San Jose

Well, I’m on a plane again. This time, however, I’m not only headed to a new country, but also a new continent! I’ve never been to Ecuador before and this will be the first time I step foot in South America, too. Very exciting. But before I land in Quito and delve into our Ecuadorian adventure, I have to catch up on our last few days in San Jose.

As I mentioned in my previous blog, we spent two nights at Hotel Aranjuez. We both really liked the hotel, which was a renovated old house with a network of corridors and open patios, and the buffet breakfast was delicious. We had a full day in San Jose yesterday, so after taking advantage of the free high-speed WiFi in the morning, we went out to explore the town for a bit. We didn’t have much on our agenda in terms of destinations, but we did have a map that highlighted several points of interest in the area like parks, historic buildings, restaurants, etc… After about half an hour of walking, though, I tripped on the sidewalk and broke my only pair of sandals (that had already been chewed through by an incorrigible Butters and repaired with duct tape). Our casual walk quickly turned into a quest to find new shoes. Luckily we came across a street that literally had shoe stores lining both sides and I found a “ridiculously comfortable” (their words, not mine) pair of Reef sandals.

Ironically, we also passed by the Hemingway Inn. Eight or nine years ago my family took a vacation to Costa Rica and we stayed at the Hemingway Inn for several nights while in San Jose. It was funny that C and I just happened to stumble across it while aimlessly walking about. It brought back memories of my brother drinking his first Pina Colada and me leaving the table because I was so embarrassed for him (sorry Will :))

Before heading back to the hotel, we stopped at a market and picked up some fresh fruit, cheese (for C), and bread for lunch. Then we challenged each other to find our way back to Hotel Aranjuez sans a map. We could consult one another, but couldn’t look at our map. Thanks to a good sense of direction on both sides, we made it back in no time and spent the rest of the afternoon snoozing, enjoying WiFi on demand, and playing a game of Scrabble.

For dinner, we dined at the same place as the night before. Tin Jo – a beautifully adorned Thai, Indian, and Japanese restaurant – was pretty much everything I could ask for. They had a separate vegetarian menu complete with curries, sushi, salads, and sauteed greens from all over Asia. The previous night I ordered a vegetable Thai green curry with coconut milk that was served with brown rice, which was delicious, and last night C and I shared a vegetarian Pad Thai and sauteed bok choy with hearts of palm and shiitake mushrooms. Yum! We also tried the vegetarian spring rolls and pakoras as appetizers. Good thing we’re spending the next week and a half biking and hiking through Ecuador!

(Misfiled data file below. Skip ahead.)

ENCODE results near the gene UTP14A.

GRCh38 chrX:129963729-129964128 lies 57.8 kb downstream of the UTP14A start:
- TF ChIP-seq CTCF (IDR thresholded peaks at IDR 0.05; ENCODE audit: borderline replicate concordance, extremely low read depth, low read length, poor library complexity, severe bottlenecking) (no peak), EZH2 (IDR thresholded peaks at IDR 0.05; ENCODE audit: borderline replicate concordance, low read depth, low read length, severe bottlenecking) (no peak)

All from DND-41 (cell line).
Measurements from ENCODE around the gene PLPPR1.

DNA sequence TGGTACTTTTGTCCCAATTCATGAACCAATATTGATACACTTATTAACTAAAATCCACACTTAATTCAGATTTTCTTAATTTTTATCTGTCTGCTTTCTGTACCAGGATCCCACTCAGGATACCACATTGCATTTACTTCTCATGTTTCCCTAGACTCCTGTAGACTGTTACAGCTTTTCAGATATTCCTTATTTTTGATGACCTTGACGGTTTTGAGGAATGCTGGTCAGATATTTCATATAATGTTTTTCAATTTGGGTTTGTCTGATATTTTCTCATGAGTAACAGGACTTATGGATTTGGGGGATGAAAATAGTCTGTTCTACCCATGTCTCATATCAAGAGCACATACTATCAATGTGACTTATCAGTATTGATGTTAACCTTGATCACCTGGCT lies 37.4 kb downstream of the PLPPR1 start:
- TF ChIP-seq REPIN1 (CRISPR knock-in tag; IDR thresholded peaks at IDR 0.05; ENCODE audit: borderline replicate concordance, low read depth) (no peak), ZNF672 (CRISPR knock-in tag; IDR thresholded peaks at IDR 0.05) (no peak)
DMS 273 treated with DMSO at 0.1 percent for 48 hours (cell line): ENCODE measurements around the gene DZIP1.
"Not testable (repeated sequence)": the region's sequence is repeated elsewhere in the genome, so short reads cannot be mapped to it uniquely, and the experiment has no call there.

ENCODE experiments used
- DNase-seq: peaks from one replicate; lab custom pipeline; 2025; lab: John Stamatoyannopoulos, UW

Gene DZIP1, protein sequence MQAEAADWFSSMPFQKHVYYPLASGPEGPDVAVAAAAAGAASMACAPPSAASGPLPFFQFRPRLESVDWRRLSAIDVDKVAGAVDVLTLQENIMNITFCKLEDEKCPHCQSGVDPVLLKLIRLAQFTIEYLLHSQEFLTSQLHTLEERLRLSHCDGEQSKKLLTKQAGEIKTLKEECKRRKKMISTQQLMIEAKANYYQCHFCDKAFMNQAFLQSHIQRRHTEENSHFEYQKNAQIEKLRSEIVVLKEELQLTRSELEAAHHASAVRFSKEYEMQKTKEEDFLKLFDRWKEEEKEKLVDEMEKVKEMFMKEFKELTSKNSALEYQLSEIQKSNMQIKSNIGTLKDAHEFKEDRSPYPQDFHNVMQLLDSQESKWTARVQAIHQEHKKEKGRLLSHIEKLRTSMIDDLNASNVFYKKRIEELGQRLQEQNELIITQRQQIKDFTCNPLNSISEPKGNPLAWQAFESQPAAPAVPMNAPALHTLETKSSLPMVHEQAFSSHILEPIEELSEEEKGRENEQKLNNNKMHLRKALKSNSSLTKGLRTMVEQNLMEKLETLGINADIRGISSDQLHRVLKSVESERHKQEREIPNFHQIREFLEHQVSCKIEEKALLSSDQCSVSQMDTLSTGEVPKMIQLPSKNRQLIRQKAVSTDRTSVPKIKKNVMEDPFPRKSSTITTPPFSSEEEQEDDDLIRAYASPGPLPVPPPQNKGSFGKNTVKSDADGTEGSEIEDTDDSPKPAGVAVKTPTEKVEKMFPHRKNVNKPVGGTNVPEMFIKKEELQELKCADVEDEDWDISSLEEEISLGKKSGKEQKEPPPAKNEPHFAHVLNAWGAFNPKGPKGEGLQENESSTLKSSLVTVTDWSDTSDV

Stay tuned for more posts from South America…


The Next Lindblad Model?

Finally! Off the boat at last! It’s been a long two months down here in Costa Rica and Panama on the Sea Lion, but we made it through and now we’re in San Jose relaxing at the endearing Hotel Aranjuez (thanks, mom, for the recommendation). We left the Sea Lion just after lunch yesterday amid the turmoil of a new rotation coming in and an old one on its way out. It was good to see people I haven’t seen for awhile, but I was also ready to start my vacation!

This past week was actually a rather memorable one for me, though, in terms of Lindblad trips. I had a very light work week massage-wise (which I wasn’t sorry about), so I went on a few more outings than I normally do (I can go on any hike or Zodiac cruise I want to when I’m not giving massages, but I typically stay on the ship and work out or catch up on emails). It was a photography-orientated trip, so we had two guest photographers – Ralph Lee Hopkins, a National Geographic photographer, and Richard Maack, a professional freelance photographer from Arizona. The guests ranged from point-and-shooters to semi-professionals with two or more SLR’s strapped around their necks.

Towards the beginning of the week we stopped at a new beach in Coiba National Park that I’d never been to. The landing was difficult – our Zodiac drivers had to bring the Zodiacs in stern first on a rolling wave – so catching the Zodiacs when they came in was exciting and drenching wet. The beach was also home to massive hermit crabs and tide-pools that harbored strange-looking nudibranchs, sea stars, little fish, and snails.

For my last week I also got to lead the horse-back ride at Caletas, just outside of Corcovado National Park. There were about six riders plus myself and we had a nice morning riding along the rainforest trail and out onto the white-sandy beaches as the waves crashed into the rocks.

Later that day I was recruited by our National Geographic photographer – Ralph Lee Hopkins – to do a brochure photo shoot at the base of a waterfall at San Pedrillo. I’d never done a photo shoot before, so I was excited! He had me wear a bright blue top, black carpris and a safari-style hat with a chinstrap. Before taking the brochure photos (for Lindblad’s expedition catalogue, although the photos we took will probably never make the cut), he shot me doing some yoga poses with the waterfall at the background. It was so much fun! Maybe my next career will be a yoga model???

So now here we are, enjoying the expansive breakfast at Hotel Aranjuez, with no plans for the day expect to relax, maybe walk around if we feel motivated, enjoy a nice dinner and perhaps a movie. Tomorrow we board a plane that will take us to Ecuador and our mountain biking/hiking escapade and Galapagos adventure!

The Pearl Islands